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The book “The Souls of Black Folk” by W.E.B. Du Bois expresses the author’s perception and reflection towards the life, fate, and self-determination of African people in America. The author attempts to convey his experiences and realization, describing past and present events he witnessed or participated in and people representing these nations. The book raises many questions by expressing essential for humanity concepts. Among them, there is the concept of double-consciousness that Du Bois inserts into his work. Are there ways that this concept still resonates in 2020? It partially seems to be reflected even nowadays.
The way it resonates is the state of all the people who feel unaccepted, estranged, and not belonging anywhere. For instance, people who do not match the modern society frames, such as appearance, orientation, gender. According to Rios, Carney, and Kelekay, today, the issue seems to broaden.1 Not only the color of a person’s skin can be a cause of unacceptance and problems with self-identity, but a much wider range of characteristics is taken into account. Nowadays, a person often faces a confrontation between the image created by what he himself wants and the image based on what the society wants him to be. It is where the “two-ness” begins. To analyze the concept of double-consciousness further, it is necessary to focus on two chapters from this book – “Of Our Spiritual Strivings” and “The Sorrow Songs”.
Of Our Spiritual Strivings
The first chapter concentrates on explaining the concept and its origin. Du Bois says about the feeling: “It is a peculiar sensation, this double-consciousness, this sense of always looking at one’s self through the eyes of others.”1 The author describes the feeling of “two-ness,” which was developing in him, starting from the boyhood. It was the time when he began to realize that the place where he was contradicted with his heart and soul.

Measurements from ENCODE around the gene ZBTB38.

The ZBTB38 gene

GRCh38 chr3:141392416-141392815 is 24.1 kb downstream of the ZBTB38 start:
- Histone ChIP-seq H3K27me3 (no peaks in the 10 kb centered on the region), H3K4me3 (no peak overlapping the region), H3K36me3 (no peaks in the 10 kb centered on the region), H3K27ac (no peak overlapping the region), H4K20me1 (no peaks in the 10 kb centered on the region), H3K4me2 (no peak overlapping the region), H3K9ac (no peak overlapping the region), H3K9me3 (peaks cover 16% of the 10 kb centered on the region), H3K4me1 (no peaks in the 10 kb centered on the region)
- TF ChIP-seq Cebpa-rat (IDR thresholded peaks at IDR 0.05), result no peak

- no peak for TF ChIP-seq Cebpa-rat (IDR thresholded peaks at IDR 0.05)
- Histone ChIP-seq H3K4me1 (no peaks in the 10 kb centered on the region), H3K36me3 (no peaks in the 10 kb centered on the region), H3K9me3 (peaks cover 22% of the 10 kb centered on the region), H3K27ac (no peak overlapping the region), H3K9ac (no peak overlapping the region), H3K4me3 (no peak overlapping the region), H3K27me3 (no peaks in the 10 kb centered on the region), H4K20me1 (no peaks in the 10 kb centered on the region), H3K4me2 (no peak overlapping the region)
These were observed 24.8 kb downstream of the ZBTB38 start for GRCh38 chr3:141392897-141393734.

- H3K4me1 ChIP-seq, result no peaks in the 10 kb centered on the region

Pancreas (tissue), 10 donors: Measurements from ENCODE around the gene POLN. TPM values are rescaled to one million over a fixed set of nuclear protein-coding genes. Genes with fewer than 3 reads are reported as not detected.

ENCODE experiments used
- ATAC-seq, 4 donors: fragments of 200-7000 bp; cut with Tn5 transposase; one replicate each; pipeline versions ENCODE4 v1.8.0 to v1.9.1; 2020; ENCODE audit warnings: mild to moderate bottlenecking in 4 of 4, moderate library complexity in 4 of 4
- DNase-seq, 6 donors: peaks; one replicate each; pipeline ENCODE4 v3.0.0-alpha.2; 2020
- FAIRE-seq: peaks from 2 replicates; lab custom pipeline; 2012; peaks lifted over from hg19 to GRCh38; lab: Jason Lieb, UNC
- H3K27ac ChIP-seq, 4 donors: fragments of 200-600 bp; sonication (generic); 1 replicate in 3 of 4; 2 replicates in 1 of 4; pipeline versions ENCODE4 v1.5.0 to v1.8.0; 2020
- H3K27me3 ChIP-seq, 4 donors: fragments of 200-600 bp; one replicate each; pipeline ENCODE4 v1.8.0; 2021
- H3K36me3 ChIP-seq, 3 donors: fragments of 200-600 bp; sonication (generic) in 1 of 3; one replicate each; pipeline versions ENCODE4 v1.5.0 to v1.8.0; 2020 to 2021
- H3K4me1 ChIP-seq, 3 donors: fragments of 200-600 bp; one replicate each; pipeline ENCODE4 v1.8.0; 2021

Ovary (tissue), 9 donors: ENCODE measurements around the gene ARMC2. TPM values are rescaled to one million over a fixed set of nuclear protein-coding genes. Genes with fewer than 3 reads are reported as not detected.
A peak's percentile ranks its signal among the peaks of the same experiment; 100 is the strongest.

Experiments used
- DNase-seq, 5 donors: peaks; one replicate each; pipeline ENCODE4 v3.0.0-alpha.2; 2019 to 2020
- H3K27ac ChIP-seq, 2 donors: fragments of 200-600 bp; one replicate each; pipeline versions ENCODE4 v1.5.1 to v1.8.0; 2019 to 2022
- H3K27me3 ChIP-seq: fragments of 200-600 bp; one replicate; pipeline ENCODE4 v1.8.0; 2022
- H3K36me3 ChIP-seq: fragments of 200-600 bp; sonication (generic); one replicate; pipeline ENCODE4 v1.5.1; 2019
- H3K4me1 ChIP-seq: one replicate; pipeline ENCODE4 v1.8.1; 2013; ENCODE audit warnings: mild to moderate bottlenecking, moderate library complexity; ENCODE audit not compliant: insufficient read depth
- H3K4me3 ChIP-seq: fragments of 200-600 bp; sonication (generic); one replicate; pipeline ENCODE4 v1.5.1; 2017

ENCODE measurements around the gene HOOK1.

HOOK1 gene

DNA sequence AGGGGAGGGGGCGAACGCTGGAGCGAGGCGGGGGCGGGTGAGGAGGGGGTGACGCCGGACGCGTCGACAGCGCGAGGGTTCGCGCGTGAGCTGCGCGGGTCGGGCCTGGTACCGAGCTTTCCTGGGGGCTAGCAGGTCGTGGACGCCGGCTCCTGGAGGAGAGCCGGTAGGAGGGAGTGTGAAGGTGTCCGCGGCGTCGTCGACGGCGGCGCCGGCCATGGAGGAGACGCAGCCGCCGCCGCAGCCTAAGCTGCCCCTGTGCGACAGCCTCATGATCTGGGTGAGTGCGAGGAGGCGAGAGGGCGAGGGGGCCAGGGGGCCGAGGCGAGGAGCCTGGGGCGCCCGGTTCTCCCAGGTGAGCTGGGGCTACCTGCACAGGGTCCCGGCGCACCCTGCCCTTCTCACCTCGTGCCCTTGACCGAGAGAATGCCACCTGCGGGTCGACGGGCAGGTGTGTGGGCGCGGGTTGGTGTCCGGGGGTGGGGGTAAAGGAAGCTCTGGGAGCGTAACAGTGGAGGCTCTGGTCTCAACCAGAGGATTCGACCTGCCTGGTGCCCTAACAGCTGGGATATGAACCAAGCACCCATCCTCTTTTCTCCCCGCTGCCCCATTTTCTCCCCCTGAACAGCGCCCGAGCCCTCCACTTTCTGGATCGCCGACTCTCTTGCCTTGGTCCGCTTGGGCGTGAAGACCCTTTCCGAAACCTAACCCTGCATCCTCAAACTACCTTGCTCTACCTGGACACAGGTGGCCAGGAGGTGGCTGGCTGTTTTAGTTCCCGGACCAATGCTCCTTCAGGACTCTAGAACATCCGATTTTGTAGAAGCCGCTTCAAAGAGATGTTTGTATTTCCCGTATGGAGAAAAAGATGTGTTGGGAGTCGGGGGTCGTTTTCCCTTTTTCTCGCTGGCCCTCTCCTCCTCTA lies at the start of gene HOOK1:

Later on, this sense transformed into a willingness to adapt to the alien culture, make something meaningful out of life, and fulfill the potential. Simultaneously, he could not deny or forget his origin and, therefore, could not be free to live in another culture with different values and realities. This “two-ness” is transferred into the sense of inner confrontation and inability to identify oneself. As was mentioned before, nowadays, many people who do not match society frames tend to suffer from similar problems.
The Sorrow Songs
The next chapter to be discussed focuses more on people and their self-expression through creativity and music, their ability to convey their culture and deep emotions sometimes even without comprehensible words. African people can recount so much in their songs – their origin and culture, pain, and happiness; sometimes. Apart from the concept of double-consciousness, they manage to communicate such notions as death, motherless, faith. “Sometimes it is faith in life, sometimes a faith in death, … But whichever it is, the meaning is always clear: sometime, somewhere, men will judge men by their souls and not by their skins.”2 The main hope implied in most of the songs is that acceptance is possible and will come one day.
All in all, as a result of the analysis, it is possible to conclude that the concepts of double-consciousness and hope not only permeate the book “The Souls of Black Folk” by W.E.B Du Bois. They are also vital conceptions of American people’s lives. Last but not least, it is impossible not to be touched by this poignant book and deep insight into these people’s culture and life. Moreover, the concept of double-consciousness still resonates in today’s reality through people who are not entirely understood by society but want to be accepted, which leads to the inner confusion and “two-ness”.
Du Bois, W.E.B. The Souls of Black Folk. Edited by David W. Blight and Robert Gooding-Williams. Boston: Bedford Books, 1997.
Rios, Victor M., Nikita Carney, and Jasmine Kelekay. “Ethnographies of Race, Crime, and Justice: Toward a Sociological Double-consciousness.” Annual Review of Sociology, no. 43 (2017): 493-513.
- W.E.B. Du Bois, The Souls of Black Folk. Eds. David W. Blight and Robert Gooding-Williams (Boston: Bedford Books, 1997), 38.
- Du Bois, The Souls of Black Folk, 192.